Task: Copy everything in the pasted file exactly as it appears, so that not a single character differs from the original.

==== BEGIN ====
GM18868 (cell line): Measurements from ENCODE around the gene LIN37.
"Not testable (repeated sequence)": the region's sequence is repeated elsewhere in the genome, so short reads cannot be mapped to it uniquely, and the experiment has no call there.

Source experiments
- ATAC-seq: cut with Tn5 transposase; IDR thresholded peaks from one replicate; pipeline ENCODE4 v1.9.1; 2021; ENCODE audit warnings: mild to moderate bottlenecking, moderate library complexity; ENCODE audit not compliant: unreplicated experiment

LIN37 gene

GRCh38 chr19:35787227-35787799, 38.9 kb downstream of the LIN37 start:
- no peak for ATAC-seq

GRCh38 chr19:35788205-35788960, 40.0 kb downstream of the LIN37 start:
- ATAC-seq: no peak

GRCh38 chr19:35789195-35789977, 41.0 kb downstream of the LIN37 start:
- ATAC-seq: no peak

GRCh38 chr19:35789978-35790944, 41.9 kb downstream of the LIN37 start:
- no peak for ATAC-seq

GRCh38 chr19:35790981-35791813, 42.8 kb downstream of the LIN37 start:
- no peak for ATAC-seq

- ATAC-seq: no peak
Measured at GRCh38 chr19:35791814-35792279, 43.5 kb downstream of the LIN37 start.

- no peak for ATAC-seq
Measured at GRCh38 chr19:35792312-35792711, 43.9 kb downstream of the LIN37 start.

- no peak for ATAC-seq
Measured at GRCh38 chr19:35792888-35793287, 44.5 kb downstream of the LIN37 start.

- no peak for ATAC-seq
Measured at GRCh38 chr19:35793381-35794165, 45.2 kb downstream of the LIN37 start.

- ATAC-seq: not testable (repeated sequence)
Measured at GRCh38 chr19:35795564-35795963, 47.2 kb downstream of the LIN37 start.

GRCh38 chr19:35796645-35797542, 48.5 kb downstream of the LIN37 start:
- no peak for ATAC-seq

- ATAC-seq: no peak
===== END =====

GM18868 (cell line): Measurements from ENCODE around the gene LIN37.
"Not testable (repeated sequence)": the region's sequence is repeated elsewhere in the genome, so short reads cannot be mapped to it uniquely, and the experiment has no call there.

Source experiments
- ATAC-seq: cut with Tn5 transposase; IDR thresholded peaks from one replicate; pipeline ENCODE4 v1.9.1; 2021; ENCODE audit warnings: mild to moderate bottlenecking, moderate library complexity; ENCODE audit not compliant: unreplicated experiment

LIN37 gene

GRCh38 chr19:35787227-35787799, 38.9 kb downstream of the LIN37 start:
- no peak for ATAC-seq

GRCh38 chr19:35788205-35788960, 40.0 kb downstream of the LIN37 start:
- ATAC-seq: no peak

GRCh38 chr19:35789195-35789977, 41.0 kb downstream of the LIN37 start:
- ATAC-seq: no peak

GRCh38 chr19:35789978-35790944, 41.9 kb downstream of the LIN37 start:
- no peak for ATAC-seq

GRCh38 chr19:35790981-35791813, 42.8 kb downstream of the LIN37 start:
- no peak for ATAC-seq

- ATAC-seq: no peak
Measured at GRCh38 chr19:35791814-35792279, 43.5 kb downstream of the LIN37 start.

- no peak for ATAC-seq
Measured at GRCh38 chr19:35792312-35792711, 43.9 kb downstream of the LIN37 start.

- no peak for ATAC-seq
Measured at GRCh38 chr19:35792888-35793287, 44.5 kb downstream of the LIN37 start.

- no peak for ATAC-seq
Measured at GRCh38 chr19:35793381-35794165, 45.2 kb downstream of the LIN37 start.

- ATAC-seq: not testable (repeated sequence)
Measured at GRCh38 chr19:35795564-35795963, 47.2 kb downstream of the LIN37 start.

GRCh38 chr19:35796645-35797542, 48.5 kb downstream of the LIN37 start:
- no peak for ATAC-seq

- ATAC-seq: no peak